Prime Minister Benjamin Netanyahu is pushing to transfer the authority to declare war from the government to the narrower Security Cabinet, Channel 2 reported Monday.
The report said that the Justice Ministry has been instructed to begin drafting an amendment to the Basic Law: Government, to be introduced to the Knesset as soon as the summer recess is over.
Sources said the goal of the move is to prevent leaks.
Reactions to the proposal were mixed and did not fall along the usual opposition-government divide. Netanyahu’s challenger Yesh Atid leader Yair Lapid called it “correct and professional,” while his coalition ally Education Minister Naftali Bennett said the report was a “non-story.”
On the other hand, Meretz leader Zehava Galon noted on Twitter that every commission of inquiry in Israel’s history “has pointed to the making of decisions without debate in the cabinet as a central cause of failures” and added that “after the state comptroller laid out that Operation Protective Edge was carried out with zero serious deliberation in the Security Cabinet, Netanyahu’s conclusion is to do away with the Cabinet altogether?”
Galon then added a dig at Netanyahu’s ongoing legal troubles, writing that “perhaps the next thing (Netanyahu will ask for) is the right to spend billions of shekels on submarines without the approval of the defense minister?”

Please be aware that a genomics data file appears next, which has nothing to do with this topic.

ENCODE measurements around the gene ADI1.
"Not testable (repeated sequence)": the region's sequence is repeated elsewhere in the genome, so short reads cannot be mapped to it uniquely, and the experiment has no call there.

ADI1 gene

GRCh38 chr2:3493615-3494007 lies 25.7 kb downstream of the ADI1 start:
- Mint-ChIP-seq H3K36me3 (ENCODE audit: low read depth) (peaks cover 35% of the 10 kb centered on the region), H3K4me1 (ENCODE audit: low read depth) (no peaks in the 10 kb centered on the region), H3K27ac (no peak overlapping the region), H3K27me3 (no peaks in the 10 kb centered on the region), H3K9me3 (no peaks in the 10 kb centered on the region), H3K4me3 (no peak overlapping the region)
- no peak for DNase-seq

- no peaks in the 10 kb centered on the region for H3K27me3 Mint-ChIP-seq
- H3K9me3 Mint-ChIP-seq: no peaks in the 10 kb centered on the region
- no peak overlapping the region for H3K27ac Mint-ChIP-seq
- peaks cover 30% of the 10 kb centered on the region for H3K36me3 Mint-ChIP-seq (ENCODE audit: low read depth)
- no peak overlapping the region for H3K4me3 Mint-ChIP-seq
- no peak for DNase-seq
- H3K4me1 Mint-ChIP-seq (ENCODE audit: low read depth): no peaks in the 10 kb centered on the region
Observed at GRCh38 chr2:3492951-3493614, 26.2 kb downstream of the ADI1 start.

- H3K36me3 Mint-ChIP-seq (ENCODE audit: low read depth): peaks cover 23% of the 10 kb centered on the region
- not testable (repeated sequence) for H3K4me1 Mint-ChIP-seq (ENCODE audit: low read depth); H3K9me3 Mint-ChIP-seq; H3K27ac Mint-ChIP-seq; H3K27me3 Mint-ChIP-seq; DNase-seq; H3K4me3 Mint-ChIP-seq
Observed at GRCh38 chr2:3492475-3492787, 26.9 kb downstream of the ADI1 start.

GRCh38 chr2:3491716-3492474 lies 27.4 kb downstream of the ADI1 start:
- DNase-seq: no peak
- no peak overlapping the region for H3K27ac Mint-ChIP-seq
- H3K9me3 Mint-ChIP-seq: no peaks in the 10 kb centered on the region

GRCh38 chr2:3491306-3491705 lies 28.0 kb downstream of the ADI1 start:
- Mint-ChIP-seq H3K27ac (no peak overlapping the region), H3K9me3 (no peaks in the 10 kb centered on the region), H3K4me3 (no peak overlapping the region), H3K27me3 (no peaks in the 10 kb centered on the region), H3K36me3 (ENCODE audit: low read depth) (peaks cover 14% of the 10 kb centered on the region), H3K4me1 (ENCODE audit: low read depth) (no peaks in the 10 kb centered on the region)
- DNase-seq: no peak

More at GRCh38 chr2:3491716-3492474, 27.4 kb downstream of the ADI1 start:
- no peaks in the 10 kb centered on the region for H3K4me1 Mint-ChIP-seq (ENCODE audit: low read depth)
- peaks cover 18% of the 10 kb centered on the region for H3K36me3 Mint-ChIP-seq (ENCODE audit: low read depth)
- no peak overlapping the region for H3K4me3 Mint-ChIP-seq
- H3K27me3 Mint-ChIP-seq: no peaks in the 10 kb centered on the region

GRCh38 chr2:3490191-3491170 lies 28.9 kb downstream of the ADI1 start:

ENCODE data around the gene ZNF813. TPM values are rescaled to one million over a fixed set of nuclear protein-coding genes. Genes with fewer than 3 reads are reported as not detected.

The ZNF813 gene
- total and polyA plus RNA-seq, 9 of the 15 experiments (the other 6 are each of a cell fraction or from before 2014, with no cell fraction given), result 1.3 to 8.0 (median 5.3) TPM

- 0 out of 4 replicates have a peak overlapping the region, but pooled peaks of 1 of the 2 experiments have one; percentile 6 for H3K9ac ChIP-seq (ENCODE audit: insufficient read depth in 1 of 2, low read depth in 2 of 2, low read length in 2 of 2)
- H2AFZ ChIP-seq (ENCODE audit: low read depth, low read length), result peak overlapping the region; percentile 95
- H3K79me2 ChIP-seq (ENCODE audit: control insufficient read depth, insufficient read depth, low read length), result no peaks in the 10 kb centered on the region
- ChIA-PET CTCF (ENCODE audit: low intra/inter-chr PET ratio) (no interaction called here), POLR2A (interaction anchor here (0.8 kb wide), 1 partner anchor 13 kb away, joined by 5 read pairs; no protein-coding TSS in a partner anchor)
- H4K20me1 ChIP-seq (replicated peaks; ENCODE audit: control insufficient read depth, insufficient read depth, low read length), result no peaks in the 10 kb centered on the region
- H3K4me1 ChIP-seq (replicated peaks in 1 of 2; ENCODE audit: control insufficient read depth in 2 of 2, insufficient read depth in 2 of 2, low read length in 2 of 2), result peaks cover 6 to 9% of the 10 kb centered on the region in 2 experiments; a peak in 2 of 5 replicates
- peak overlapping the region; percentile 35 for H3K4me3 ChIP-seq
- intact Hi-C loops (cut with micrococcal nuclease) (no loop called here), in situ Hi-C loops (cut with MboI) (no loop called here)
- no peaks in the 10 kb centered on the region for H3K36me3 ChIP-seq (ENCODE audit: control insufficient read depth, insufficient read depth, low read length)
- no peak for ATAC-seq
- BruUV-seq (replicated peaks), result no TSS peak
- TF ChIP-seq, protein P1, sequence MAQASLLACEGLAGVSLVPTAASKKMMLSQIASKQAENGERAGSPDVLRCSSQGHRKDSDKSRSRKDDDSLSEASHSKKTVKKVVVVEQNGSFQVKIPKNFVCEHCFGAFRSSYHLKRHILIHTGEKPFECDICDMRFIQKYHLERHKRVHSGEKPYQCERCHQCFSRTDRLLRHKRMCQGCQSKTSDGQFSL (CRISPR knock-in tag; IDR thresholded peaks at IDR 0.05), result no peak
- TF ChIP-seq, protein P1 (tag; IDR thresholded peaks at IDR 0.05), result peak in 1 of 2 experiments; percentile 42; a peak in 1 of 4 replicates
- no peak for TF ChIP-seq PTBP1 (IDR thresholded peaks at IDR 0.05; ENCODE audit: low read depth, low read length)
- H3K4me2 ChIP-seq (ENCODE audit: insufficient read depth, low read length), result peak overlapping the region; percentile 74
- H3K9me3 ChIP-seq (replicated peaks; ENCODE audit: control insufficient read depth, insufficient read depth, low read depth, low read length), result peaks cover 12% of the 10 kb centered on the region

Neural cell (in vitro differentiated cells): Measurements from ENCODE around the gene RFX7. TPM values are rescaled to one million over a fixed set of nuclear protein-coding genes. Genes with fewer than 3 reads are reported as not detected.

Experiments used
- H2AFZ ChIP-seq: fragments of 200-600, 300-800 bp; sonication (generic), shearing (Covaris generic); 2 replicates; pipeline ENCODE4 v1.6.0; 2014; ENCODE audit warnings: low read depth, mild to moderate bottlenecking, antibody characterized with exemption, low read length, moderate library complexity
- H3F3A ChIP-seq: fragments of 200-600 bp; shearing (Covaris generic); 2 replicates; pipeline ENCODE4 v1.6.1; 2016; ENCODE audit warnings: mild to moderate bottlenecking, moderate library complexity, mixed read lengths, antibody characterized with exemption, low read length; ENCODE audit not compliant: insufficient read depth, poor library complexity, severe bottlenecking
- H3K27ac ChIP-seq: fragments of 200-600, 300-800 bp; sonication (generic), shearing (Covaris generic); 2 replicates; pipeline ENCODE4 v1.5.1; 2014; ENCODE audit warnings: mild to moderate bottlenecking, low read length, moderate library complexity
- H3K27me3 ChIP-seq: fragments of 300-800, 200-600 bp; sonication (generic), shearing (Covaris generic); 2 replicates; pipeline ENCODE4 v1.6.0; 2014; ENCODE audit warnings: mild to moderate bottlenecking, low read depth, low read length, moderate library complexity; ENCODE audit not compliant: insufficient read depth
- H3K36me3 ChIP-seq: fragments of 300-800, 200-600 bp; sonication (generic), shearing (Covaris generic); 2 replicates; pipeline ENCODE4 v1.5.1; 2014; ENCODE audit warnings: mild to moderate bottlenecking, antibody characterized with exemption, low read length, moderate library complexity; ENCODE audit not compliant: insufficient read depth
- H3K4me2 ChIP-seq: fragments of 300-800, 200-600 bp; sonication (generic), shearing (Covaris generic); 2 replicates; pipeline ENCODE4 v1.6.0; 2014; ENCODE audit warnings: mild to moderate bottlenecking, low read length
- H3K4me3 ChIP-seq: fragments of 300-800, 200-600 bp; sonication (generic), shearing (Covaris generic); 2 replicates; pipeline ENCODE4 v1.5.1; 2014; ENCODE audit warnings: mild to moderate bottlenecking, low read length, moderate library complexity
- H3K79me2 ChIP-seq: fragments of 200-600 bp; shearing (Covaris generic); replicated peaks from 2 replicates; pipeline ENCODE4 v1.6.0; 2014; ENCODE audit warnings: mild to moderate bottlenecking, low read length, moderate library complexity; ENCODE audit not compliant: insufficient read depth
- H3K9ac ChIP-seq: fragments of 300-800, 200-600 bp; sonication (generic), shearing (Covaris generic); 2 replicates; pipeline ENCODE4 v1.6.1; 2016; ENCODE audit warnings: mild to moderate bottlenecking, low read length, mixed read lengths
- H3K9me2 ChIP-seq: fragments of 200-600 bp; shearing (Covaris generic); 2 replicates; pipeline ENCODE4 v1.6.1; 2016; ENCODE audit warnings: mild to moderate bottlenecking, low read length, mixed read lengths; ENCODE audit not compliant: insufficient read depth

The report follows on the heels of the 2016 Amidror Commission, appointed by Netanyahu at the behest of Bennett. Bennett was sharply critical of the Security Cabinet’s decision-making during the 2014 Operation Protective Edge, criticism that was echoed earlier this year in the state comptroller’s report into the incursion. The investigative body was instructed to recommend ways to improve intelligence-sharing amongst members of the Security Cabinet and was headed by former National Security Council head Maj. Gen. (res.) Yaakov Amidror.
Channel 2 said the amendment likely has its origins in a 2010 move by Prime Minister Netanyahu and then-defense minister Ehud Barak, who had reportedly drawn up plans to attack Iran but were said to have been blocked by then-Mossad director Meir Dagan and then-IDF chief Gabi Ashkenazi, who refused to carry out the plans because the request was illegal without Cabinet approval.
Article reprinted with permission from TPS.